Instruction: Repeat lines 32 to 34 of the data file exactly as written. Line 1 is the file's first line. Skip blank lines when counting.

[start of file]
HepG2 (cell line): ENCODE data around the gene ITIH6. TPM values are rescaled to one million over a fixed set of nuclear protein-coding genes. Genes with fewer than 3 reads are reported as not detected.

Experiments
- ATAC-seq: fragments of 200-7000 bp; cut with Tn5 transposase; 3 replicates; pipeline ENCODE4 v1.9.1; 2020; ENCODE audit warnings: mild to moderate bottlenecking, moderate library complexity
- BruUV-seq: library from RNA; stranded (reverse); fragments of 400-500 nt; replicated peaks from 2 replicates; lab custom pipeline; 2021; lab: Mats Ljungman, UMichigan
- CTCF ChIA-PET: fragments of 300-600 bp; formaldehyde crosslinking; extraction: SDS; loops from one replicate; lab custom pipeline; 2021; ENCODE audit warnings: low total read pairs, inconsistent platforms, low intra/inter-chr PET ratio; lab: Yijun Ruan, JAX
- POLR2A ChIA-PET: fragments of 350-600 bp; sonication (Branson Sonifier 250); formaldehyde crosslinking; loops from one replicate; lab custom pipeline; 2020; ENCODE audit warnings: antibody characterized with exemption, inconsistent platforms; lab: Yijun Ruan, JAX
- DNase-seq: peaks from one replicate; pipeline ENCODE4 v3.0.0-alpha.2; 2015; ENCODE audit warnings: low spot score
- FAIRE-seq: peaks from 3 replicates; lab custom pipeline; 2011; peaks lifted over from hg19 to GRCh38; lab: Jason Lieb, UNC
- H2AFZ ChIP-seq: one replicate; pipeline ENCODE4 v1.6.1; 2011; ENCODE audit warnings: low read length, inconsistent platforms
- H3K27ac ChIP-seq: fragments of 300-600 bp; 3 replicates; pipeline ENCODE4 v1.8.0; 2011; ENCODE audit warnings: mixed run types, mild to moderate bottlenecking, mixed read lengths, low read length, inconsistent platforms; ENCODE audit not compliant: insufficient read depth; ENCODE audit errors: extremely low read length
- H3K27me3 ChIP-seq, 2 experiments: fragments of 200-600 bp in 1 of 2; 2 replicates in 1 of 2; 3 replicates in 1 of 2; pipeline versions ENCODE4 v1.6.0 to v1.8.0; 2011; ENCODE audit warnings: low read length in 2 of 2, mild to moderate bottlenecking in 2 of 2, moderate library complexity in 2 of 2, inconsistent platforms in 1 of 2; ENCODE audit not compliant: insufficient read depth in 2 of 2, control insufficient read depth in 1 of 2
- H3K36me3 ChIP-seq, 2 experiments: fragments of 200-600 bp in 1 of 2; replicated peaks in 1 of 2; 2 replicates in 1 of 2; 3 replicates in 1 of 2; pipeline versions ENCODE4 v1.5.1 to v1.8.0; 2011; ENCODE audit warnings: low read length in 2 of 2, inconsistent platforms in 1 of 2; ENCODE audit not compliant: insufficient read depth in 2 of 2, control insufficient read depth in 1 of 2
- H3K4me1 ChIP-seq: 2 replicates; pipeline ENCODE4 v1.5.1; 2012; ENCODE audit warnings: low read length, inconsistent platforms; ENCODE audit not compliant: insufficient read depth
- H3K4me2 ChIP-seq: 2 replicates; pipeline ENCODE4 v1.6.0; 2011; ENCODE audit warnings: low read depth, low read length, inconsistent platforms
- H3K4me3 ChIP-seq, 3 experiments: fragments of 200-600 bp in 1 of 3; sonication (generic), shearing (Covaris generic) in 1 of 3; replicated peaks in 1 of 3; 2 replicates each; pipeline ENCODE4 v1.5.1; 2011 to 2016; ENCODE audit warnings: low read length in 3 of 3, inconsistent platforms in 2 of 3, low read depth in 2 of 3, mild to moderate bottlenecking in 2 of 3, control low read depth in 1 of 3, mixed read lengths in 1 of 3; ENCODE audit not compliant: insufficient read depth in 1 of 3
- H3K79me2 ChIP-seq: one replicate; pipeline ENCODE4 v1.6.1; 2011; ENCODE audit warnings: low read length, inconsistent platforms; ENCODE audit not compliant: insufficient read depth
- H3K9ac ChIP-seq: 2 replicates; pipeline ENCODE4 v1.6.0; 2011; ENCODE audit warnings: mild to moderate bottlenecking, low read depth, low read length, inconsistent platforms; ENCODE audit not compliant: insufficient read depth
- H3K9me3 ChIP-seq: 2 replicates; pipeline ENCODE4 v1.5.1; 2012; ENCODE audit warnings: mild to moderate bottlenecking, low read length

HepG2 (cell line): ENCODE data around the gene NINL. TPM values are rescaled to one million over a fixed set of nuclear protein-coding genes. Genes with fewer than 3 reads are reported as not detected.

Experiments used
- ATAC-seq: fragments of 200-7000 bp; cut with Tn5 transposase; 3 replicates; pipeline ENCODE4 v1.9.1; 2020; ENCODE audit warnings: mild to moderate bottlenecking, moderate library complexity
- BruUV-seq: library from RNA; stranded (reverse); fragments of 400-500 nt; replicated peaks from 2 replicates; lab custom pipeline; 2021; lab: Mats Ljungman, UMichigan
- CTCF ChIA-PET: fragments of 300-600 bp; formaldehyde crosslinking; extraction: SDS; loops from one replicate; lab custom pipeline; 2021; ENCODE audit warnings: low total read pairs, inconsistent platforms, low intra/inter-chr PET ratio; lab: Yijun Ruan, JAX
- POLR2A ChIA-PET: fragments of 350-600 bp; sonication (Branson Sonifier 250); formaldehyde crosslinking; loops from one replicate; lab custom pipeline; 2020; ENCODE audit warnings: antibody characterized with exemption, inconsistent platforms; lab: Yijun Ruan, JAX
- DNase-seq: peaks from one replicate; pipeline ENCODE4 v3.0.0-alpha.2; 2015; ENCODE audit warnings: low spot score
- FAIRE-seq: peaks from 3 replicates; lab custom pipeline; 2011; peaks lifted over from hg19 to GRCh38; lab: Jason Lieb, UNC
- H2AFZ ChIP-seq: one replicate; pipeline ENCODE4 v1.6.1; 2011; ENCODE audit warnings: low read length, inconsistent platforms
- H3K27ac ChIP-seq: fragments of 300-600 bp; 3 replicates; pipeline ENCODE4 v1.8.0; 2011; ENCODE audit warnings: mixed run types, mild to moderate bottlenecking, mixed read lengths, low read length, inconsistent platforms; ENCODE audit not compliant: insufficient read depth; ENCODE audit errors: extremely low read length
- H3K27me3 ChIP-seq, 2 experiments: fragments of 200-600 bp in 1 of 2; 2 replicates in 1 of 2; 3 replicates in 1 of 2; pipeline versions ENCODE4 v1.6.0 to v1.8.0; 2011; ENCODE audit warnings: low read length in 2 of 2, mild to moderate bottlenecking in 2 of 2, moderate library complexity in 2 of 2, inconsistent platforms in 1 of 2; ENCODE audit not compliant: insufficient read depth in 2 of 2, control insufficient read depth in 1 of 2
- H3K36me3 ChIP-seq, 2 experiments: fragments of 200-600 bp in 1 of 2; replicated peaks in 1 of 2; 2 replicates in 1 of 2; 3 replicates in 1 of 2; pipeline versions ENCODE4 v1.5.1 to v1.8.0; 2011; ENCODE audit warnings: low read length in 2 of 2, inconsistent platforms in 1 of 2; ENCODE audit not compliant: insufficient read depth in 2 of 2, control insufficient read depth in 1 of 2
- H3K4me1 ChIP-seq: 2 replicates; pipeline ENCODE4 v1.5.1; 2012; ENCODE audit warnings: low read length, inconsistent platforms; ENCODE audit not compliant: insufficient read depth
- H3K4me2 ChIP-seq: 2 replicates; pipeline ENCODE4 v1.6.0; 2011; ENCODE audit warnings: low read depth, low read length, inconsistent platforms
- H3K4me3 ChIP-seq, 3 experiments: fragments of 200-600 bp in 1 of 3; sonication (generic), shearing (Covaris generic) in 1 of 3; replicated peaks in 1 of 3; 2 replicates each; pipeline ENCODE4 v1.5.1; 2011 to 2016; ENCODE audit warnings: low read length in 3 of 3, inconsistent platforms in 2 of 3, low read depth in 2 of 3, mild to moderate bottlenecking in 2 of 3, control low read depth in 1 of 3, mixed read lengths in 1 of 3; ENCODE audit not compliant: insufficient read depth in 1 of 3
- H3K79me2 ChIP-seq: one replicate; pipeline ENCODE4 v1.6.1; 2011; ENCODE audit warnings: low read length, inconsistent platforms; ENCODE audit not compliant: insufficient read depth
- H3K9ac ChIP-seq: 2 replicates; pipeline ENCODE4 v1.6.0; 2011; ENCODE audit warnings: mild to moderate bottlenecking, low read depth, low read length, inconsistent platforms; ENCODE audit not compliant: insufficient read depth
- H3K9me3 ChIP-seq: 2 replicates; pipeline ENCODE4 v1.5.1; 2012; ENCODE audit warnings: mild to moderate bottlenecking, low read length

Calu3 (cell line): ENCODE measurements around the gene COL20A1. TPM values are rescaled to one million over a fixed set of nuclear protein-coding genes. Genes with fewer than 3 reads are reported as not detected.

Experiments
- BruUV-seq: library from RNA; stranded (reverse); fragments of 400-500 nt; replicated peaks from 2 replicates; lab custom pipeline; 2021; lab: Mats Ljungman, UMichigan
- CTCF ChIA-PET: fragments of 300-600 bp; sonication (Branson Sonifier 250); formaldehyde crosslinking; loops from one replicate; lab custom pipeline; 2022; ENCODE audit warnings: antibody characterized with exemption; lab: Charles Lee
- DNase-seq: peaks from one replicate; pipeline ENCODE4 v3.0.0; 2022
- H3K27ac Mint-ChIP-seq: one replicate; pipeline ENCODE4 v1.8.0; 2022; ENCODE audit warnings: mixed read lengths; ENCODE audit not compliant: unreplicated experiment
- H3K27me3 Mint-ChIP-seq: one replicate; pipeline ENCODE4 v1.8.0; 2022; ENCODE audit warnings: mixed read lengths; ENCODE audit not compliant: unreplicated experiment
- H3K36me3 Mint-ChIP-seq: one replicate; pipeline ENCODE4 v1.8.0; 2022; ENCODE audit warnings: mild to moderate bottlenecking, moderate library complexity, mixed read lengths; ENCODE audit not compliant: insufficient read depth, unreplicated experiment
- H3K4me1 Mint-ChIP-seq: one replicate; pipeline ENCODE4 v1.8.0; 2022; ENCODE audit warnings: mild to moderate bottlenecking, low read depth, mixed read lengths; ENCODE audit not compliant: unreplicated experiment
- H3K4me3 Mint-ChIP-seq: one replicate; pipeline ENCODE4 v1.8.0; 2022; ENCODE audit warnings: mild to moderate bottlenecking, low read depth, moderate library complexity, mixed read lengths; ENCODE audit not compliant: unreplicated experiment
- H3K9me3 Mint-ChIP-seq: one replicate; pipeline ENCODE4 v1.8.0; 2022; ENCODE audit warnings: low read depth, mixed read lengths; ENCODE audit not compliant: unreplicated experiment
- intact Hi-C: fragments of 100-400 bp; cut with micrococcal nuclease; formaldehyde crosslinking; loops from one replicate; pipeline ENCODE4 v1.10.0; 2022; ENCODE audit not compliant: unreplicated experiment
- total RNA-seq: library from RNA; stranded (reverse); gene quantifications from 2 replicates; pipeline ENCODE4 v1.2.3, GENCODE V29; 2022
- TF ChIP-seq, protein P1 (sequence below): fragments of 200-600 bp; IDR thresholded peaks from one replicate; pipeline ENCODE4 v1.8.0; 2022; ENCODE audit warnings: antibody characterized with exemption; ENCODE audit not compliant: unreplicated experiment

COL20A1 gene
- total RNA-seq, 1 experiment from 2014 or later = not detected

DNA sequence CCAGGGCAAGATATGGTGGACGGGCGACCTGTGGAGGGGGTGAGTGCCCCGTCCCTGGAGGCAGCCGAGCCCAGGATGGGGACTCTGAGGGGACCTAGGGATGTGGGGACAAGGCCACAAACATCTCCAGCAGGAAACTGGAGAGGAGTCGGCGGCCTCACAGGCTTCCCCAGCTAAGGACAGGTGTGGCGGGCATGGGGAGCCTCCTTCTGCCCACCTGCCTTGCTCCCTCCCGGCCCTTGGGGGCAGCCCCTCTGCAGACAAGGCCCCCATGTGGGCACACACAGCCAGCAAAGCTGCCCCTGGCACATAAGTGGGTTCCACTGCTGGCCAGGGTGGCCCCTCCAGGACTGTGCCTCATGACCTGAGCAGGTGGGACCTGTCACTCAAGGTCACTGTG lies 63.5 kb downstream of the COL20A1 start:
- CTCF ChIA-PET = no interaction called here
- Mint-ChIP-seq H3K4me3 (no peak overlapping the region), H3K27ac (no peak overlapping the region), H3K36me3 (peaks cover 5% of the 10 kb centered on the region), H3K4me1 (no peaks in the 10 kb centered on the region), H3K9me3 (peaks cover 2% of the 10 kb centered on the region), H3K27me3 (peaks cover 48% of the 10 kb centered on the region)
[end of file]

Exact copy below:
- H3K4me2 ChIP-seq: 2 replicates; pipeline ENCODE4 v1.6.0; 2011; ENCODE audit warnings: low read depth, low read length, inconsistent platforms
- H3K4me3 ChIP-seq, 3 experiments: fragments of 200-600 bp in 1 of 3; sonication (generic), shearing (Covaris generic) in 1 of 3; replicated peaks in 1 of 3; 2 replicates each; pipeline ENCODE4 v1.5.1; 2011 to 2016; ENCODE audit warnings: low read length in 3 of 3, inconsistent platforms in 2 of 3, low read depth in 2 of 3, mild to moderate bottlenecking in 2 of 3, control low read depth in 1 of 3, mixed read lengths in 1 of 3; ENCODE audit not compliant: insufficient read depth in 1 of 3
- H3K79me2 ChIP-seq: one replicate; pipeline ENCODE4 v1.6.1; 2011; ENCODE audit warnings: low read length, inconsistent platforms; ENCODE audit not compliant: insufficient read depth